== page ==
19 August 2021
Since February this year, We Own It, Keep Our NHS Public, local campaigning groups and many of YOU have campaigned to get Centene, an American multinational corporation, kicked out of the 49 GP practices they recently took over in London.
And we’ve been making headway.
In April this year, together with Hammersmith and Fulham Save Our NHS (HAFSON), we managed to get the contract for a GP surgery in Hammersmith cut from 5 years to 2 years, with additional strict conditions for evaluating their performance.
And just yesterday, Monday 16th August, We Own It was informed by North Central London CCG that they were renewing Centene’s contract to run two Islington practices for JUST one year, instead of the usual five years.
This was after local pressure from We Own it and Islington Keep Our NHS Public as well as local councillors Anjna Khurana and Claire Jeapes. The two Islington MPs, Jeremy Corbyn and Emily Thornberry, also supported their constituents to oppose Centene’s presence in their communities.
Local, collective pressure works. And we will continue to pile on the pressure wherever Centene is involved.
Centene has no business in our healthcare. Research shows that GP practices run by private firms, like Centene, are worse for patients than practices run by GPs themselves.
And Centene’s track record is nothing to write home about. Here’s a sample of what they’ve been up to over the last few years here in England:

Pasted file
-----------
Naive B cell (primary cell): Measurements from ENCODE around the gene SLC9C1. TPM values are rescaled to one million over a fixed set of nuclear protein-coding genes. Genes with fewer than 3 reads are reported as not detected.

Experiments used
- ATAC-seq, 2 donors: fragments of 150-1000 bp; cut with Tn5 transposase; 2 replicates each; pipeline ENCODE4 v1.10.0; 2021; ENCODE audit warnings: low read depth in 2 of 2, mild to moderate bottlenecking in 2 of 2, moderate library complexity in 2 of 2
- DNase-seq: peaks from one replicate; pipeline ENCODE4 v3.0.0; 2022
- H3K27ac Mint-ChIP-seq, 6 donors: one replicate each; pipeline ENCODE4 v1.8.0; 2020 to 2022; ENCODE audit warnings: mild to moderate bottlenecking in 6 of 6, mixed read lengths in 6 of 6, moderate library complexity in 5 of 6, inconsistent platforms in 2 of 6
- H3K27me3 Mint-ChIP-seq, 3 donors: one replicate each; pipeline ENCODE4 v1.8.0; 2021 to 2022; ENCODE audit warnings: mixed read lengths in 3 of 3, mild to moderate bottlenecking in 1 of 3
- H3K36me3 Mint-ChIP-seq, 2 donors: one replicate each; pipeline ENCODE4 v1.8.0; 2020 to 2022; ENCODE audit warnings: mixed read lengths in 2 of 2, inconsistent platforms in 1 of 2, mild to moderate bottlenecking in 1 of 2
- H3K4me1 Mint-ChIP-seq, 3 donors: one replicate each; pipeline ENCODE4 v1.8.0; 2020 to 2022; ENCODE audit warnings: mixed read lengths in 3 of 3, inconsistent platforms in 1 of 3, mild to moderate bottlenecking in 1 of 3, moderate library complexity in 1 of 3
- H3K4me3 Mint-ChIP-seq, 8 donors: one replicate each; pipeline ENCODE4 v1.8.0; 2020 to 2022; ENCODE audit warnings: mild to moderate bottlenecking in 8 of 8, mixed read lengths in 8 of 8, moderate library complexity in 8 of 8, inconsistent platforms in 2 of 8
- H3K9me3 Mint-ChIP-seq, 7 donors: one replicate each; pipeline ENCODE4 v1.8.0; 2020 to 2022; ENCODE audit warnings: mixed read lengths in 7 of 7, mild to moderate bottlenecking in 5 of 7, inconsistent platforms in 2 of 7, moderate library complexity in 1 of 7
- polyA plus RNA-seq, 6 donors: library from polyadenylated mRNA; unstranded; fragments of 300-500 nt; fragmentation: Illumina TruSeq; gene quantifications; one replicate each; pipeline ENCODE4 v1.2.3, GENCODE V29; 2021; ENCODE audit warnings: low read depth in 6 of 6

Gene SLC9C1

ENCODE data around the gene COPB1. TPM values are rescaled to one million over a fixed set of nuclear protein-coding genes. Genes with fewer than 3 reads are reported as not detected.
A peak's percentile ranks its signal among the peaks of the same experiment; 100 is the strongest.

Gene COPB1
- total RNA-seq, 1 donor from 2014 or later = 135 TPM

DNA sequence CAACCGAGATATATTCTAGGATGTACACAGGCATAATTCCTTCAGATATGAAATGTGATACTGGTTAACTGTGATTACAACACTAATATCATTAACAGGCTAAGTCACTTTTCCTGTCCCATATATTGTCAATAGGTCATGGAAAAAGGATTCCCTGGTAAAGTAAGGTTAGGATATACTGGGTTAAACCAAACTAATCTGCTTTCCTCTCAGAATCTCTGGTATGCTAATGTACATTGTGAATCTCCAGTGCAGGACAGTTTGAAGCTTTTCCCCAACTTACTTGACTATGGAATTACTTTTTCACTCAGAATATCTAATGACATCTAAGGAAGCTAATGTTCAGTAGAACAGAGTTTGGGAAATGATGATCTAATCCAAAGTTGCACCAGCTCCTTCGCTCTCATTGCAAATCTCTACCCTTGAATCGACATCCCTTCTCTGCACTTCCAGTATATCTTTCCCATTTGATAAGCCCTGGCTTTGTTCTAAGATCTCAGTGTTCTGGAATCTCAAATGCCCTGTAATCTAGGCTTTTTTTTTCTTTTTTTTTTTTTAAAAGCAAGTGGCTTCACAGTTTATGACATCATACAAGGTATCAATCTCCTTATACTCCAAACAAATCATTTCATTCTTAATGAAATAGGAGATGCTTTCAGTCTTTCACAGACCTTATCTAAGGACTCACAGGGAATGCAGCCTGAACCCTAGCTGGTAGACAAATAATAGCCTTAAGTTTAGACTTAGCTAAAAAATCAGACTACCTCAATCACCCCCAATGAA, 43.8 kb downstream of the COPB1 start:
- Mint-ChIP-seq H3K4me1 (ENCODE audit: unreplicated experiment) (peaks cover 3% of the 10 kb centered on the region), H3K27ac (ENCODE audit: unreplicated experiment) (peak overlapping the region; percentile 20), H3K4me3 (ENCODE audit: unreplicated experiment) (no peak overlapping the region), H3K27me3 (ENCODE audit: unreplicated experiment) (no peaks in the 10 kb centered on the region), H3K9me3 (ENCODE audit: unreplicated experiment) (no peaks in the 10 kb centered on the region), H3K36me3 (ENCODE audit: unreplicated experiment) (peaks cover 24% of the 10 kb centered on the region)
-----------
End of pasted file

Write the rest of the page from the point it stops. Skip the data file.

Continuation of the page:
In 2018 in Harlow (West Essex), Centene abandoned a surgery they were running because it didn’t meet profitability targets. This led to the CCG closing down that surgery to much anger in the community.
On 31 March 2019, Operose Health Limited exited a contract to provide Children’s Mental Health Needs in Surrey.
On 30 June 2019 Operose Health Limited abandoned a further contract to provide Children and Families Health Services in Surrey.
The latest Centene disaster came on June 25th this year when government inspectors released a report that found that 3 Centene-run surgeries have been rated “Inadequate”, after being rated “Good” under the local GPs who previously ran them.
It seems clear that Centene’s involvement was a factor in the deterioration of the quality of services local people around the practices were getting.
The report on the three surgeries said that none of them could “demonstrate that clinical and non-clinical staff had the skills, knowledge and experience to carry out their roles”. It also found that “leaders could not demonstrate that they had the capacity and skills to deliver high-quality sustainable care.”
The three practices were found to be inadequate in terms of safety, effectiveness, responsiveness and being well-led. They failed their duty of care.
This is why Centene must not be allowed to run our local GP surgeries. Their track record shows that they are much more interested in extracting profit than they are in the health and wellbeing of our communities.
Our NHS was created to provide high-quality care at the point of need, for people, not for profit. The pursuit of profits should not be allowed to water down that service and put communities at risk.
We must keep up the fight. As this victory shows, we can win.